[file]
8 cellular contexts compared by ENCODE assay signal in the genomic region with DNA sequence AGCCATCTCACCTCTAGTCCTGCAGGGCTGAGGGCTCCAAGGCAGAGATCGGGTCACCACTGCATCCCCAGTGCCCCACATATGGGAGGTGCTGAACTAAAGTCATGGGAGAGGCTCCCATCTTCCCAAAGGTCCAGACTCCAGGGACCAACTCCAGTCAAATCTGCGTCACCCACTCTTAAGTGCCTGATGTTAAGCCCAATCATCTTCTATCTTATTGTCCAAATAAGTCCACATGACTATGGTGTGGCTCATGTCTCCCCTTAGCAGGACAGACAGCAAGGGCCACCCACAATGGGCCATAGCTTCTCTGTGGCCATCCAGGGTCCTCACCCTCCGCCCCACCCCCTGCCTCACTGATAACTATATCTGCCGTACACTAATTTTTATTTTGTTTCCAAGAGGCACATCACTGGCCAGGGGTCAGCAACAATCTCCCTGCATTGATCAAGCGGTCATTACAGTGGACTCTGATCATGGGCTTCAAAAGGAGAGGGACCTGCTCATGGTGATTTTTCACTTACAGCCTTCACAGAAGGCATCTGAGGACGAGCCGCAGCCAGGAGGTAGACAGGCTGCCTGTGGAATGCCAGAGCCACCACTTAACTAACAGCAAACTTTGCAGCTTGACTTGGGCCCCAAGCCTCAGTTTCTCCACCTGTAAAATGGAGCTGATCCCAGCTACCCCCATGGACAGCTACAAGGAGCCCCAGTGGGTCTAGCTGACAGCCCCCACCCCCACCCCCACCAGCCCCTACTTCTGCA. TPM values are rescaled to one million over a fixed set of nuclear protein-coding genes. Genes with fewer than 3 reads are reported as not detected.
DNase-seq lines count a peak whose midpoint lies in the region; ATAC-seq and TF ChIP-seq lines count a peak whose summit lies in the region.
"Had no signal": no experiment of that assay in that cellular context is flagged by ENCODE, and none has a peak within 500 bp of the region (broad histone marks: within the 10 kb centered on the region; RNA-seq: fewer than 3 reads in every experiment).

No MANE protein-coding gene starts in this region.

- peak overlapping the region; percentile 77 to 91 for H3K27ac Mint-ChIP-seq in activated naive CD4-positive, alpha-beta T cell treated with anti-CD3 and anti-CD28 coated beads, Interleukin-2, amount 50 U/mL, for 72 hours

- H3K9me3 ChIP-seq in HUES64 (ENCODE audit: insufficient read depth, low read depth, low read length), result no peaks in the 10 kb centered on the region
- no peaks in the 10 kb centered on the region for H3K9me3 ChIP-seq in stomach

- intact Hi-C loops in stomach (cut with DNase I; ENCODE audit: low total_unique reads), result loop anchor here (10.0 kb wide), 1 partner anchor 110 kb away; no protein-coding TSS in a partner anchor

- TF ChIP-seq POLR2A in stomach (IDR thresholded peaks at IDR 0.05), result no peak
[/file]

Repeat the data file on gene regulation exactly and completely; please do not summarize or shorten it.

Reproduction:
8 cellular contexts compared by ENCODE assay signal in the genomic region with DNA sequence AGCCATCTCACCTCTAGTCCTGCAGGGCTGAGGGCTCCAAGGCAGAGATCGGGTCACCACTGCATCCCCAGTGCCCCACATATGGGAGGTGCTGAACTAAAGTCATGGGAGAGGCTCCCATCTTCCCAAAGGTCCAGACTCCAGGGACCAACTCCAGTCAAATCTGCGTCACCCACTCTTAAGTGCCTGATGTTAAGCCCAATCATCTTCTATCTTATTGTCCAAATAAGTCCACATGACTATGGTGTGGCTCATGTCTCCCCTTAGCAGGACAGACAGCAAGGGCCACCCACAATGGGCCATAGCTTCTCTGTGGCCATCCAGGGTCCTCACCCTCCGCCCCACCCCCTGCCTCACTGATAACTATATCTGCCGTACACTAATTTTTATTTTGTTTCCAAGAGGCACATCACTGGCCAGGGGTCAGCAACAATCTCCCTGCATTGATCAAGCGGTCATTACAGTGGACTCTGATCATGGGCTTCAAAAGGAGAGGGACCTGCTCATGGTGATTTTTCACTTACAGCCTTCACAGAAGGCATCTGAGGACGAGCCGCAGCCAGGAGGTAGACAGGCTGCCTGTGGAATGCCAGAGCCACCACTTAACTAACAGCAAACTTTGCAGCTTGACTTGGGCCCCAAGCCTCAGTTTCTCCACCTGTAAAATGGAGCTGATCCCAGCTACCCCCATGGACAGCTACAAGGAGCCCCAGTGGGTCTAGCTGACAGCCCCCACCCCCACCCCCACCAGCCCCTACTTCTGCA. TPM values are rescaled to one million over a fixed set of nuclear protein-coding genes. Genes with fewer than 3 reads are reported as not detected.
DNase-seq lines count a peak whose midpoint lies in the region; ATAC-seq and TF ChIP-seq lines count a peak whose summit lies in the region.
"Had no signal": no experiment of that assay in that cellular context is flagged by ENCODE, and none has a peak within 500 bp of the region (broad histone marks: within the 10 kb centered on the region; RNA-seq: fewer than 3 reads in every experiment).

No MANE protein-coding gene starts in this region.

- peak overlapping the region; percentile 77 to 91 for H3K27ac Mint-ChIP-seq in activated naive CD4-positive, alpha-beta T cell treated with anti-CD3 and anti-CD28 coated beads, Interleukin-2, amount 50 U/mL, for 72 hours

- H3K9me3 ChIP-seq in HUES64 (ENCODE audit: insufficient read depth, low read depth, low read length), result no peaks in the 10 kb centered on the region
- no peaks in the 10 kb centered on the region for H3K9me3 ChIP-seq in stomach

- intact Hi-C loops in stomach (cut with DNase I; ENCODE audit: low total_unique reads), result loop anchor here (10.0 kb wide), 1 partner anchor 110 kb away; no protein-coding TSS in a partner anchor

- TF ChIP-seq POLR2A in stomach (IDR thresholded peaks at IDR 0.05), result no peak